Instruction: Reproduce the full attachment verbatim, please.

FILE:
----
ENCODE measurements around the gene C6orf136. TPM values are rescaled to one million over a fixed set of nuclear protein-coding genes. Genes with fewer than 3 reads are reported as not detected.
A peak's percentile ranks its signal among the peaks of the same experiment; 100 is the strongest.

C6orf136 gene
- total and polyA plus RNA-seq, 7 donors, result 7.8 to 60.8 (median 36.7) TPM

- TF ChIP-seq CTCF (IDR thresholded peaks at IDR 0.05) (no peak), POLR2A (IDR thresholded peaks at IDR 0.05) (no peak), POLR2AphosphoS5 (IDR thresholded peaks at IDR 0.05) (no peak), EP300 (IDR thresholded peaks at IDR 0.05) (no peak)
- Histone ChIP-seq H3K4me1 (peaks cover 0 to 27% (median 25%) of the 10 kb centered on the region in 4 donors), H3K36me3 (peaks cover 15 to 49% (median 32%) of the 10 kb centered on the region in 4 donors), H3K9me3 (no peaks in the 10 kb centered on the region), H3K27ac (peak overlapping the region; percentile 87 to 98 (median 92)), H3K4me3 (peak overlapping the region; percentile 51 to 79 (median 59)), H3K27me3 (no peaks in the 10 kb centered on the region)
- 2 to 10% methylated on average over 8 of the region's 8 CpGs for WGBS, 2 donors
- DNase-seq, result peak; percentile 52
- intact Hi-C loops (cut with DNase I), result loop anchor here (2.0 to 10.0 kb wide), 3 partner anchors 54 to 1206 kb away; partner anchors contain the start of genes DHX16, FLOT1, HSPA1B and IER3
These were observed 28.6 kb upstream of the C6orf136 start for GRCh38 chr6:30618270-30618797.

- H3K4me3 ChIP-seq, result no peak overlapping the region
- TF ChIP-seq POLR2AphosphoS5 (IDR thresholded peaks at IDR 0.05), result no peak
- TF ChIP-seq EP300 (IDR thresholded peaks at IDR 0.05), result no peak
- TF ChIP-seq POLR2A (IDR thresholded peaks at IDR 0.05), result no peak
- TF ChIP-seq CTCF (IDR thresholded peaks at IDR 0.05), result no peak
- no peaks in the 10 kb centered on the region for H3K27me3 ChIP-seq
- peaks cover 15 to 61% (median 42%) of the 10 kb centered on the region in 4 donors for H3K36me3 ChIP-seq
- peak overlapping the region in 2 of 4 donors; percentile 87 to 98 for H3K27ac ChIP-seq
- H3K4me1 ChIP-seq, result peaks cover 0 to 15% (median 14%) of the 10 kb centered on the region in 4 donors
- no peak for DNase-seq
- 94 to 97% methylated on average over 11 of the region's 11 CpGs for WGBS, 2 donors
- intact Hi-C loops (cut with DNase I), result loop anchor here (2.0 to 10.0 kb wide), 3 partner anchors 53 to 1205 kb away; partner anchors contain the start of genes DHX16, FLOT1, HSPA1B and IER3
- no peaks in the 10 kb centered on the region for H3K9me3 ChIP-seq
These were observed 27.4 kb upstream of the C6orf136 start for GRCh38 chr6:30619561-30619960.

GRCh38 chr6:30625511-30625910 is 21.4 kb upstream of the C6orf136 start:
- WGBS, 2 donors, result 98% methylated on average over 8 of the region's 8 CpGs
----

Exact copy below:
ENCODE measurements around the gene C6orf136. TPM values are rescaled to one million over a fixed set of nuclear protein-coding genes. Genes with fewer than 3 reads are reported as not detected.
A peak's percentile ranks its signal among the peaks of the same experiment; 100 is the strongest.

C6orf136 gene
- total and polyA plus RNA-seq, 7 donors, result 7.8 to 60.8 (median 36.7) TPM

- TF ChIP-seq CTCF (IDR thresholded peaks at IDR 0.05) (no peak), POLR2A (IDR thresholded peaks at IDR 0.05) (no peak), POLR2AphosphoS5 (IDR thresholded peaks at IDR 0.05) (no peak), EP300 (IDR thresholded peaks at IDR 0.05) (no peak)
- Histone ChIP-seq H3K4me1 (peaks cover 0 to 27% (median 25%) of the 10 kb centered on the region in 4 donors), H3K36me3 (peaks cover 15 to 49% (median 32%) of the 10 kb centered on the region in 4 donors), H3K9me3 (no peaks in the 10 kb centered on the region), H3K27ac (peak overlapping the region; percentile 87 to 98 (median 92)), H3K4me3 (peak overlapping the region; percentile 51 to 79 (median 59)), H3K27me3 (no peaks in the 10 kb centered on the region)
- 2 to 10% methylated on average over 8 of the region's 8 CpGs for WGBS, 2 donors
- DNase-seq, result peak; percentile 52
- intact Hi-C loops (cut with DNase I), result loop anchor here (2.0 to 10.0 kb wide), 3 partner anchors 54 to 1206 kb away; partner anchors contain the start of genes DHX16, FLOT1, HSPA1B and IER3
These were observed 28.6 kb upstream of the C6orf136 start for GRCh38 chr6:30618270-30618797.

- H3K4me3 ChIP-seq, result no peak overlapping the region
- TF ChIP-seq POLR2AphosphoS5 (IDR thresholded peaks at IDR 0.05), result no peak
- TF ChIP-seq EP300 (IDR thresholded peaks at IDR 0.05), result no peak
- TF ChIP-seq POLR2A (IDR thresholded peaks at IDR 0.05), result no peak
- TF ChIP-seq CTCF (IDR thresholded peaks at IDR 0.05), result no peak
- no peaks in the 10 kb centered on the region for H3K27me3 ChIP-seq
- peaks cover 15 to 61% (median 42%) of the 10 kb centered on the region in 4 donors for H3K36me3 ChIP-seq
- peak overlapping the region in 2 of 4 donors; percentile 87 to 98 for H3K27ac ChIP-seq
- H3K4me1 ChIP-seq, result peaks cover 0 to 15% (median 14%) of the 10 kb centered on the region in 4 donors
- no peak for DNase-seq
- 94 to 97% methylated on average over 11 of the region's 11 CpGs for WGBS, 2 donors
- intact Hi-C loops (cut with DNase I), result loop anchor here (2.0 to 10.0 kb wide), 3 partner anchors 53 to 1205 kb away; partner anchors contain the start of genes DHX16, FLOT1, HSPA1B and IER3
- no peaks in the 10 kb centered on the region for H3K9me3 ChIP-seq
These were observed 27.4 kb upstream of the C6orf136 start for GRCh38 chr6:30619561-30619960.

GRCh38 chr6:30625511-30625910 is 21.4 kb upstream of the C6orf136 start:
- WGBS, 2 donors, result 98% methylated on average over 8 of the region's 8 CpGs